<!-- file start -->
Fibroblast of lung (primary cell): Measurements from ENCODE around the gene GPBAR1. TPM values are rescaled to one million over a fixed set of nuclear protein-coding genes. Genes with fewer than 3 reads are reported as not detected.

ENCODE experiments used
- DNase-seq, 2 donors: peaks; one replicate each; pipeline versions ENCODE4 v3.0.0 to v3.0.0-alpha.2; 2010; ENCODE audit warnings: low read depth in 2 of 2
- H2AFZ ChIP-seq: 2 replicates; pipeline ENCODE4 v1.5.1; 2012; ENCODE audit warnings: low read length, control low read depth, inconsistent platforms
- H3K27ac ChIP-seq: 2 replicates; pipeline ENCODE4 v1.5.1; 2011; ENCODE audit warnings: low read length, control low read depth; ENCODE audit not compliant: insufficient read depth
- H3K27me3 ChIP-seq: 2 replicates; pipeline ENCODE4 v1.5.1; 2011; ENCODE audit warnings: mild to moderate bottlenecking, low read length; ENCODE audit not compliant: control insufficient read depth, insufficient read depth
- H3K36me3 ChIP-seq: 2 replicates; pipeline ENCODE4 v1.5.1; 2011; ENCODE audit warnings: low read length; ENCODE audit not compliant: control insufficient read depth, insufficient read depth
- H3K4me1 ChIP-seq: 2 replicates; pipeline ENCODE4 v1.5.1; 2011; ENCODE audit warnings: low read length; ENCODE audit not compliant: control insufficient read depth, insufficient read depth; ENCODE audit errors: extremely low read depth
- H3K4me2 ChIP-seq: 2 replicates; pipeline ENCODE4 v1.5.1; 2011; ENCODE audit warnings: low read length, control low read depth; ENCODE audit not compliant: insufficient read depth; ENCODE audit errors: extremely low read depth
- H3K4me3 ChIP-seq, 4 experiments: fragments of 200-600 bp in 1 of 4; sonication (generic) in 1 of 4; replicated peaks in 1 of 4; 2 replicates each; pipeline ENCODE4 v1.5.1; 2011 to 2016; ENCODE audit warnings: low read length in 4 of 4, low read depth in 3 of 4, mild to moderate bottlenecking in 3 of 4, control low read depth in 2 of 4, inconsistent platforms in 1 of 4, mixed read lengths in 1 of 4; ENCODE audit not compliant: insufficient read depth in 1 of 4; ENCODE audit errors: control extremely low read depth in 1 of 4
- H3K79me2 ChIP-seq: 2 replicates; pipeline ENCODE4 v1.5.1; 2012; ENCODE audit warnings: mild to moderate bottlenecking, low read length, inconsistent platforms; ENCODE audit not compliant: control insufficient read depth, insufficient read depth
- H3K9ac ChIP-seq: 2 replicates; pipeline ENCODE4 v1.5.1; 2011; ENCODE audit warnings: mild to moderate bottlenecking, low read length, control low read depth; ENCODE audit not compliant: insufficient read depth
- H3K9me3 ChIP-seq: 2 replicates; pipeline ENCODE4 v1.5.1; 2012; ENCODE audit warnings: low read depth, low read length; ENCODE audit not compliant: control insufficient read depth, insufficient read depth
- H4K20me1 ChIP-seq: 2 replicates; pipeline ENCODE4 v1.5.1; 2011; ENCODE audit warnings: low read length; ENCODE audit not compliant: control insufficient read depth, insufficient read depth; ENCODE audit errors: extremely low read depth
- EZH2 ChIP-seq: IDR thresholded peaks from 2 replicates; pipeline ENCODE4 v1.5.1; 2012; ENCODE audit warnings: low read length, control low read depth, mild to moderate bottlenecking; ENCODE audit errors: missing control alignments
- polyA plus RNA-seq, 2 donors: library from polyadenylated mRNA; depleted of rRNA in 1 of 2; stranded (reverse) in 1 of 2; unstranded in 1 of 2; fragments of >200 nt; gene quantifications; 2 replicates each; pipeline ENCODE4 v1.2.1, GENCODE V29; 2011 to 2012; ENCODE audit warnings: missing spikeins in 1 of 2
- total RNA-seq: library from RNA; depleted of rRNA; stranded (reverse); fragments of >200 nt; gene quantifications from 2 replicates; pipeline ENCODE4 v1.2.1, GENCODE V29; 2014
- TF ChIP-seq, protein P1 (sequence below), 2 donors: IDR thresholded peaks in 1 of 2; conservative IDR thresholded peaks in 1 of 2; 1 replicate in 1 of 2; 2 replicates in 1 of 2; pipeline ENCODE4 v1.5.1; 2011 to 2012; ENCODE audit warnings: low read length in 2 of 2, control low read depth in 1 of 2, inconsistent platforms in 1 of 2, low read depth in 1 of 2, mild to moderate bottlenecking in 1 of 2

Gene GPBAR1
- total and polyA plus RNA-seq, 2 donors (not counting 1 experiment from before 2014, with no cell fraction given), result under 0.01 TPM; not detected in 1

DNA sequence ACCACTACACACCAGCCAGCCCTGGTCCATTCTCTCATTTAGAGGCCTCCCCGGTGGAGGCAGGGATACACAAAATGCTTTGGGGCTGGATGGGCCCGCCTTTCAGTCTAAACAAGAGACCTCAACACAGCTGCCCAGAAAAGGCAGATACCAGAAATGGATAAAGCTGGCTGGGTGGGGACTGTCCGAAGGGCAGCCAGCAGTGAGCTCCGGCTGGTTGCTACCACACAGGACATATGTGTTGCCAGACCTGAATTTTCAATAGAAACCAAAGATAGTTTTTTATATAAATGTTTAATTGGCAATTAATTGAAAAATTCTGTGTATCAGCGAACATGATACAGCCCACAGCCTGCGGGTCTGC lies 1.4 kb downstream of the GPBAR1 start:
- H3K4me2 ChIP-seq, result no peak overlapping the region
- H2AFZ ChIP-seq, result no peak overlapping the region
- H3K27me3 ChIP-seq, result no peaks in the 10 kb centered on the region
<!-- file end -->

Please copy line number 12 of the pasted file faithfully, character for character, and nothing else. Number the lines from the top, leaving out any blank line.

- H3K9ac ChIP-seq: 2 replicates; pipeline ENCODE4 v1.5.1; 2011; ENCODE audit warnings: mild to moderate bottlenecking, low read length, control low read depth; ENCODE audit not compliant: insufficient read depth